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Kira unveils new physical development plan

By Andrew Ssenyonga

Added 30th April 2019 10:40 AM

The plan projects housing demand of 1.04 million housing units to cater for 2.4 million people by 2040.

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Senior Kira Municipality physical planner Geoffrey Kato spoke during a meeting in Wakiso. (Credit: Andrew Ssenyonga)

The plan projects housing demand of 1.04 million housing units to cater for 2.4 million people by 2040.

LOCAL GOVERNANCE

WAKISO - Kira Municipal Council leaders have unveiled a draft physical development plan to guide planning and bring about orderly settlement and development in the rapidly growing municipality.

The plan, which is currently being discussed by stakeholders, stipulates which areas should accommodate such infrastructures as industrial parks, agricultural fields, tourism sites, hospitals and schools among others.

The plan projects housing demand of 1.04 million housing units to cater for 2.4 million people by 2040.

According to the plan, industrial parks will be restricted to Namugongo division while agriculture will be practised on a large scale in Kira division that hosts a number of rural villages.

The plan will also prioritise the development of tourism sites that include faith-based sites, cultural, sports among others to generate income for the development of the municipality.

Under the plan, the council committed to developing an improved, integrated public transport infrastructure network to support industrialisation, tourism and access to social services in Kira Municipality.

To decongest the notoriously busy Kampala City, authorities further propose a light rail system from Nakwero to Kireka and Kireka to Bukasa.

While unveiling the plan in a council consultative meeting on Friday at the municipality headquarters, the senior physical planner, Geoffrey Kato, was upbeat about the draft physical development plan, saying it has come at a right time before physical planning in the municipality gets messed up.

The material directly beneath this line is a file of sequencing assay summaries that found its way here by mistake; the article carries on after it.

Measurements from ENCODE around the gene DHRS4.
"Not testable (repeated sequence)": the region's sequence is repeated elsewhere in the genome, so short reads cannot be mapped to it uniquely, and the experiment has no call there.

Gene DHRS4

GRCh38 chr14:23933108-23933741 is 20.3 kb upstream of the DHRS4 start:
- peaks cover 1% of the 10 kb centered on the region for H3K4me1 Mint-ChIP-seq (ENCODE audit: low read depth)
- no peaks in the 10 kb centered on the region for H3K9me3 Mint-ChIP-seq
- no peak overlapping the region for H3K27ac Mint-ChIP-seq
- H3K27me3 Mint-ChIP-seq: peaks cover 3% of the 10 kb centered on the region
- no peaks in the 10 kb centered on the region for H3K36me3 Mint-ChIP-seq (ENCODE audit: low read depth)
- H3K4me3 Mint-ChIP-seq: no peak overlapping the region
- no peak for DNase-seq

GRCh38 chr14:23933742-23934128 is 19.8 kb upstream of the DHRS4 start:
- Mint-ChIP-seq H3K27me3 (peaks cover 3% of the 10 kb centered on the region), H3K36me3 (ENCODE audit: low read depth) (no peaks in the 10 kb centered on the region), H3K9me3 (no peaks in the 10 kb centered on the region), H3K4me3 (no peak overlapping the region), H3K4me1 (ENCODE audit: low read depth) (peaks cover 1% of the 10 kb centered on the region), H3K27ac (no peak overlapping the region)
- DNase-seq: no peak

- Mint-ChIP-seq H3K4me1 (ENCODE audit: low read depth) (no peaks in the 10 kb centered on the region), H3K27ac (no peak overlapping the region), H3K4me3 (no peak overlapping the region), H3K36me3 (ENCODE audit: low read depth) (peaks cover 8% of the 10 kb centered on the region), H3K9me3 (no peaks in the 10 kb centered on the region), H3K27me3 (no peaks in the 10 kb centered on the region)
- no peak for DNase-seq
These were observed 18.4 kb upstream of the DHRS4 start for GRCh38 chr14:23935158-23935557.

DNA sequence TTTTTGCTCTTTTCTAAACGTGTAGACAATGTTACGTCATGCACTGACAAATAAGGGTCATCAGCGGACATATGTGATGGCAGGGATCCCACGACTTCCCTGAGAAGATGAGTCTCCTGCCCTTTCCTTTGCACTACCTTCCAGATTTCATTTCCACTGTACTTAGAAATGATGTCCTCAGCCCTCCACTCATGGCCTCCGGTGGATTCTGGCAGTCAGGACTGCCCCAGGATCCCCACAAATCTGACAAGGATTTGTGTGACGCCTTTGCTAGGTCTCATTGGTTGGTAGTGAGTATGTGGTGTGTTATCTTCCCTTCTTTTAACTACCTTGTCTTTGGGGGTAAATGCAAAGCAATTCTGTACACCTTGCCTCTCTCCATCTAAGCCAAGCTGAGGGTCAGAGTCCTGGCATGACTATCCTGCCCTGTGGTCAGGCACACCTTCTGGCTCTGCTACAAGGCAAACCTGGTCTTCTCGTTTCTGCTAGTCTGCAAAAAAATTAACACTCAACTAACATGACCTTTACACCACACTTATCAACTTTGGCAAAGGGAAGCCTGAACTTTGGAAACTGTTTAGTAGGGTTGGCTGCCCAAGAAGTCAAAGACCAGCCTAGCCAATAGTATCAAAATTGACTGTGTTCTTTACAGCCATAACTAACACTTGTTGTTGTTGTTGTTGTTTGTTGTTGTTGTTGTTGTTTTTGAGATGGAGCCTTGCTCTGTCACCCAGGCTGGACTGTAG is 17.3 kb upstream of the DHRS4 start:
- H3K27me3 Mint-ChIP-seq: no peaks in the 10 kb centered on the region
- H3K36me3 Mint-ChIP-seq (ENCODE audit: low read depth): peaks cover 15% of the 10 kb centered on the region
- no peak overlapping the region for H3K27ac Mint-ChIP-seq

“I personally describe it as a major step in the area of physical planning because if we don’t guide developers on what to do now, we risk becoming another disorganised urban area,” he said.

Kato said with or without resources, the municipality will ensure that the physical development plan is implemented after being approved by the government.

“Our hope is that the municipal council and the technocrats generate investment plans for each of the development projects and source funding for the project on a public-private partnership,” he explained.

GIPEA East Africa Ltd is the firm the district contracted to develop the physical development plan.

The municipality mayor, Julius Mutebi, said the draft physical development plan is going to be displayed at all notice boards at divisions and parishes to allow feedback from the public.

“Displaying the plan in all areas will help share views with different stakeholders and we hope they will tell us what should be removed or added in the plan before it is approved by the minister,” he added.

He noted that the municipality is already overwhelmed by its current population, failing to adequately provide housing, employment, services, utilities and amenity for the bulk of its population and battles to absorb the current rate of in-migration.

“We hope to harmonise the diverse needs for human settlements, production and environment conservation through this developed physical plan,” he said.

Winfred Ndagire, councillor for Kira and Kimwanyi said the municipality is faced with traffic congestion that makes accessibility to the city centre difficult.

“We hope that the plan develops a resilient road network defined by a hierarchy that appropriately meets the municipal community and business needs of accessibility and movement,” she said.

She appealed to the municipality to improve on road transport management systems by providing traffic management interventions, off-street parking facilities and instituting road safety measures.

Bweyogerere division councillor Andrew Eiru called for a sustainable natural resources management plan designated to protect wetlands from the effects of increased human activities.

“Wetlands are destroyed by the expansion of human anthropogenic activities that include among others pollution, changes in local drainage, cultivation and human settlement,” he said.

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